I was doing some freelance editing work for a large, respected organization when they outsourced their project management to an overseas company rather than hiring freelancers directly.
This company approached me with an offer of a big editing project on behalf of the organization. I kept the dates they specified free for the job, but there were delays at their end and the work didn’t materialize until the end of that time. Eventually, they sent me a huge nested zip file with about 2000 files in it, including 3 different files at different levels in the hierarchy all claiming to be the instruction brief. It took me over an hour just to look through the files and figure out which bits I was supposed to edit, which bits were older versions and which bits were just general background reference material.
They still hadn’t sent me a contract, so I chased them for it:
Client: Would you be willing to start editing before we settle the contract?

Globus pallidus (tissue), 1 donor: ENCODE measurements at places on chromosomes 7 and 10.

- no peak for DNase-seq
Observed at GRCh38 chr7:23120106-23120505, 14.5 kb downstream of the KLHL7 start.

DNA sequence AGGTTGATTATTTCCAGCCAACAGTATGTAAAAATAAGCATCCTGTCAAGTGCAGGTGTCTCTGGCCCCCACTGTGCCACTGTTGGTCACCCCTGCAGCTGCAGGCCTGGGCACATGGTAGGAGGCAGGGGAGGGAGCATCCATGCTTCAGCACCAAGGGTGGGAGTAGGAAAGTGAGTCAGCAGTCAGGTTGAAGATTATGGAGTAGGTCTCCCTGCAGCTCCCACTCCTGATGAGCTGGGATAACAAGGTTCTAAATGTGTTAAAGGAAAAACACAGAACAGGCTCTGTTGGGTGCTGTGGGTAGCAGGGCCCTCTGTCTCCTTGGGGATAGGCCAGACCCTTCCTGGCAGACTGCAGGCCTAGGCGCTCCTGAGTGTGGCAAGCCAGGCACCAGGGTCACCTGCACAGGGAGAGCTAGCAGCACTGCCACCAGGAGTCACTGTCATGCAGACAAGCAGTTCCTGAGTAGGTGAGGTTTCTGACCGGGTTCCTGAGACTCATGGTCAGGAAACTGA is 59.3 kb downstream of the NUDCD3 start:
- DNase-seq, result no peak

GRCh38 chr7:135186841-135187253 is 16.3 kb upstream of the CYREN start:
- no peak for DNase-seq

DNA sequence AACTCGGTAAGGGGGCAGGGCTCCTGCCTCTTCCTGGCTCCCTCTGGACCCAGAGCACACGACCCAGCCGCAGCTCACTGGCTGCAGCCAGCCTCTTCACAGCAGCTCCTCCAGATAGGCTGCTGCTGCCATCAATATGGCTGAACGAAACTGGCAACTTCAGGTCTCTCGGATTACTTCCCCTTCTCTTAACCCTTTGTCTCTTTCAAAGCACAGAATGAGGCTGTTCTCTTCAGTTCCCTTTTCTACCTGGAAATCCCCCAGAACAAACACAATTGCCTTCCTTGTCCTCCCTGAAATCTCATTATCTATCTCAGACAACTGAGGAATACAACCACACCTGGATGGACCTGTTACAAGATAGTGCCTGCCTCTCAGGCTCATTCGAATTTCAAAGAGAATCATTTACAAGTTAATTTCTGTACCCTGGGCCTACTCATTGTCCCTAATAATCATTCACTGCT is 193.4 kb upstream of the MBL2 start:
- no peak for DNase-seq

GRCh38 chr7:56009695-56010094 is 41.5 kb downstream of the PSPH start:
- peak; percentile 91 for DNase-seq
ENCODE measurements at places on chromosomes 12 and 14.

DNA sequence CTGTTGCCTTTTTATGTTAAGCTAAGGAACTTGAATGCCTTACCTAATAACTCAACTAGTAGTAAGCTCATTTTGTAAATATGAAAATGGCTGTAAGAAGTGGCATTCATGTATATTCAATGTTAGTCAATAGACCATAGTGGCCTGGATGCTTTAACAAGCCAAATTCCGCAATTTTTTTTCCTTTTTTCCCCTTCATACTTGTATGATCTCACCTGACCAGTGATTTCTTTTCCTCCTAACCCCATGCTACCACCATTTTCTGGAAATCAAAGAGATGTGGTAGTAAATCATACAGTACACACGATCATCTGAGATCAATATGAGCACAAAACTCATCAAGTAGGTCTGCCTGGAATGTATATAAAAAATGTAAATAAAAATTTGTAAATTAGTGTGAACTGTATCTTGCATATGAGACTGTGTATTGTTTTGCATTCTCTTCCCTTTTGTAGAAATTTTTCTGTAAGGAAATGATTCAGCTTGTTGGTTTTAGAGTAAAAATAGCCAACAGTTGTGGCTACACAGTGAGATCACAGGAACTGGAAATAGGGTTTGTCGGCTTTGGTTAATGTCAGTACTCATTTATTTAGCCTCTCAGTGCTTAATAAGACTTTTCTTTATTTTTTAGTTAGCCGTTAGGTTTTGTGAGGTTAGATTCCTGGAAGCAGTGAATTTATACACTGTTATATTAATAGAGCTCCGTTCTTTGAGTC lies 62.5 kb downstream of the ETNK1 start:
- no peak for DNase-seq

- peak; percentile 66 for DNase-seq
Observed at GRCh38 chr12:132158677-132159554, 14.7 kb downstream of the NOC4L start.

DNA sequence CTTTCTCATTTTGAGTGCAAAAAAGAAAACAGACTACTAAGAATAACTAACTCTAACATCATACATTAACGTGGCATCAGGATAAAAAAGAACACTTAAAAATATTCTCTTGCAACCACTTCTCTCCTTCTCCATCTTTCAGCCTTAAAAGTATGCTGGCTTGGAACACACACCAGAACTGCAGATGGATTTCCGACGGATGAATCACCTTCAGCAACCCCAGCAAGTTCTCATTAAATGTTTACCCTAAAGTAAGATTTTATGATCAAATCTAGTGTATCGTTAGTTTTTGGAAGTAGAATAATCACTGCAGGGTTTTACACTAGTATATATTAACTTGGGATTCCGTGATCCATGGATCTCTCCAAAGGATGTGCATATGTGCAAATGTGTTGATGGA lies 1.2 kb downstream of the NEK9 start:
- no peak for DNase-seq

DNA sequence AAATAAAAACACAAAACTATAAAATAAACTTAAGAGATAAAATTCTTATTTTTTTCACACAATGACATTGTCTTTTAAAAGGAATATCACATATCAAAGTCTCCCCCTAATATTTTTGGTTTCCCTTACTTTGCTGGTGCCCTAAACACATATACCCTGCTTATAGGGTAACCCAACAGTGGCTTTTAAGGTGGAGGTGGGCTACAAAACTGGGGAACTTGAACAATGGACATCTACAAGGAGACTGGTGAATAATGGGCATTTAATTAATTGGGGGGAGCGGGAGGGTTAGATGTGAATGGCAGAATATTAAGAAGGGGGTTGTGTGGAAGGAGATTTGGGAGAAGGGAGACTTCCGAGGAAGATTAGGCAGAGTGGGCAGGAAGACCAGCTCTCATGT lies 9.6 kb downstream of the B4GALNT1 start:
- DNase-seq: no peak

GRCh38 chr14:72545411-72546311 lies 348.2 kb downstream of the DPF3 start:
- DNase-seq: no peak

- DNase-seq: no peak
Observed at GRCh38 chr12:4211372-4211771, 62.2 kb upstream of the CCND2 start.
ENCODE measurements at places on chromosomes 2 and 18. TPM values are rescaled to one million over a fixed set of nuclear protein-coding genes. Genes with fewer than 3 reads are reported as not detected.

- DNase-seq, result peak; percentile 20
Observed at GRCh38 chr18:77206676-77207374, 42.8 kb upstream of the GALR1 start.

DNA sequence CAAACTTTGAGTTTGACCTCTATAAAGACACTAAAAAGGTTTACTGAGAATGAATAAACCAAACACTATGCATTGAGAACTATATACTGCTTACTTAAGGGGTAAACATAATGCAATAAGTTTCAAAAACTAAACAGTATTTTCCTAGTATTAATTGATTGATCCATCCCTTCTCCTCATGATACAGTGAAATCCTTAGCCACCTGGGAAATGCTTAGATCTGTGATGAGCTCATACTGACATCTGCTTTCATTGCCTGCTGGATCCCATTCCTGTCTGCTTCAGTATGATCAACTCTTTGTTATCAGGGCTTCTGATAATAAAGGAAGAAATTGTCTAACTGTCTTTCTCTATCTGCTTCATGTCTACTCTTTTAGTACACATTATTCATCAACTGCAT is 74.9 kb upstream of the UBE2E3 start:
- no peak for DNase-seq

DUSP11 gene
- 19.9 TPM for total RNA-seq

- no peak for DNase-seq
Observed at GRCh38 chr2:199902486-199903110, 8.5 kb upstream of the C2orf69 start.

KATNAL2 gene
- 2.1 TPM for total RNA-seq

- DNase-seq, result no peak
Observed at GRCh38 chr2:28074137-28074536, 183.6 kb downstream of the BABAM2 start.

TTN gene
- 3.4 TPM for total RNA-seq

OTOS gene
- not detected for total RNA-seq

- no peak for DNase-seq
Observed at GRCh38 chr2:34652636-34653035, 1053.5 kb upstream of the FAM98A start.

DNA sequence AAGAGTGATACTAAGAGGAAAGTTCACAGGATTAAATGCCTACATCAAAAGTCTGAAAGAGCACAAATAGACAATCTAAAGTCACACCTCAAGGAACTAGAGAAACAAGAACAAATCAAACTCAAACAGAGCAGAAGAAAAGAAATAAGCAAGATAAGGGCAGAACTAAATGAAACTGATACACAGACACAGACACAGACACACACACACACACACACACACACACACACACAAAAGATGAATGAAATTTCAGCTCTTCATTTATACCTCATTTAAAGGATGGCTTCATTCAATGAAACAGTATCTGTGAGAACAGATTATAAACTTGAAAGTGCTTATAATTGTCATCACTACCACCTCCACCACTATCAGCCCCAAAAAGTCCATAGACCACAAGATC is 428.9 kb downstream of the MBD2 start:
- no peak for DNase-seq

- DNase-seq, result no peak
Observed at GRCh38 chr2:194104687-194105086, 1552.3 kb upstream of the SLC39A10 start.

Eventually, the contract arrived. It was written in very bad non-native English. It required me to install the latest “virus software” (not anti-virus software, so presumably the viruses themselves) on my computer. It forbade me to make any copy of the client’s files on any form of cloud storage, CD, USB drive, local hard disk, or any other storage medium (so not only would I not be allowed to make backups, but I wouldn’t even be allowed to store the files on my computer’s hard disk in order to work on them). Worst of all, it contained no mention anywhere of paying me anything.
I pointed out these problems, and I even sent a marked-up amended version of the contract for them to approve, to save their legal team some work, and move more quickly towards a start date since it had taken them so long to provide the contract in the first place.
Client: This is a standard contract. We can’t approve any changes to it.
I did what I should have done sooner and walked away.